As senior UN officials spread the alarm over the rapid spread of COVID-19 through prisons – where physical distancing is nigh on impossible, and hygiene is often inadequate – UN Corrections, Justice and Human Rights teams are working to protect prison staff and detainees from the ravages of the virus.
On Tuesday, Rupert Colville, a spokesperson for the UN Human Rights Office, OHCHR, expressed concern that in the Americas, infections are spreading rapidly amid chronic overcrowding and unhygienic conditions, coupled with the lack of proper access to healthcare.
Mr. Colville cited a violent prison revolt in Venezuela over the weekend that reportedly resulted in 47 inmates losing their lives, and a prison riot on 27 April in Peru, that left nine inmates dead, calling on governments to strengthen measures to prevent violence in detention facilities, and avoid excessive violence by authorities, in suppressing riots and regaining control.
UN dealing with pandemic pressures
Countries where UN Peacekeeping plays a vital role in areas such as prison management and administration, are also reporting difficult situations, linked to the pandemic. On Tuesday, UN Peacekeeping reported an outbreak of COVID-19 in Camp Kokolo, a military prison in Kinshasa, the capital of the Democratic Republic of Congo. It is believed that more than 100 detainees could be infected, although numbers are still to be confirmed.
In countries such as DRC, prisons are frequently characterised by overcrowding, cramped conditions, malnutrition, poor hygiene, inadequate sanitation and limited access to health care. In addition to human rights and humanitarian concerns, situations such as the COVID-19 pandemic, heighten the risk of riots and breakouts, and endangering public health and security.
UN corrections officers support national authorities in areas such as staff safety, prison and preventative security, as well as protecting the basic human rights of prisoners and promoting faith in legal systems. Ensuring an adequate response to COVID-19 in places of detention has been a particular area of concern, leading to the UN Office of Rule of Law and Security Institutions (OROLSI, part of the Department of Peacekeeping Operations), to prepare guidance and operational tools to help slow the spread of the virus.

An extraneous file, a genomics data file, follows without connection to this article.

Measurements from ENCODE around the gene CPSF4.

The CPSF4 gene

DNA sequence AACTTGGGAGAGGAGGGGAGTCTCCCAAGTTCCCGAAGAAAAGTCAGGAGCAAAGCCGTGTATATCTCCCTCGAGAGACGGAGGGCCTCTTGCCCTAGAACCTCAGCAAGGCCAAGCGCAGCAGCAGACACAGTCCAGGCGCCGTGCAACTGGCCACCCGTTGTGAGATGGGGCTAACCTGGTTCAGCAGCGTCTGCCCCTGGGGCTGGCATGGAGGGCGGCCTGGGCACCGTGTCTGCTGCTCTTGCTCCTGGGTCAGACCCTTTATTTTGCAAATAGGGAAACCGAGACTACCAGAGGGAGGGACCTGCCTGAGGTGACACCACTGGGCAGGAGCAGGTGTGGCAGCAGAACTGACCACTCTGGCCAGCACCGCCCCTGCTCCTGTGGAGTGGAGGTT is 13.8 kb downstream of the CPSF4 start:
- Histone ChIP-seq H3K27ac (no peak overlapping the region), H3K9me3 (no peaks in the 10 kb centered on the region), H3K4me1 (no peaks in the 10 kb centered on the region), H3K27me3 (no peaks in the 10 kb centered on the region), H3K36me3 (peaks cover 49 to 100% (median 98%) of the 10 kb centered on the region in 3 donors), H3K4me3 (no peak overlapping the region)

In Camp Kokolo, UN personnel and partners are responding to the outbreak by providing personal protection equipment to staff and prisoners, mobile isolation units and carrying out testing in an attempt to track the virus through the prison population.
Overcrowding in Congolese prisons
In the Democratic Republic of the Congo (DRC), prison congestion is particularly acute: OROLSI estimates that capacity on average is being exceeded three fold, which poses several challenges, including poor living and working conditions, and overstretched resources in terms of security, personnel, healthcare, sanitation and budget. It is also a fertile breeding ground for diseases, including the new coronavirus.
Patience Sai, a Senior Corrections Officer with the UN Mission in DRC (MONUSCO), told UN News that UN corrections personnel are working in prisons to support national authorities, in circumstances where they are placing their own safety, and health, at risk.
“Being frontline officers, they come in direct contact on daily basis with prison staff and inmates and, given the lack of adequate preventive resources, and the inability to physical distance due to prisoner overcrowding, there is a high risk of contamination, if COVID-19 gets into the prison.” Protection measures for these officers, she explained, include reducing the frequency of prison visits and the amount of contact with inmates.
Solving the decongestation problem
As for the problem of decongestion, the UN Mission is working closely with the Congolese authorities to secure the early release of more prisoners. So far, some 2,000 prisoners have been released nationwide, out of a total prison population of around 40,000 (although this does not include detained minors, who do not have the same status as adult prisoners).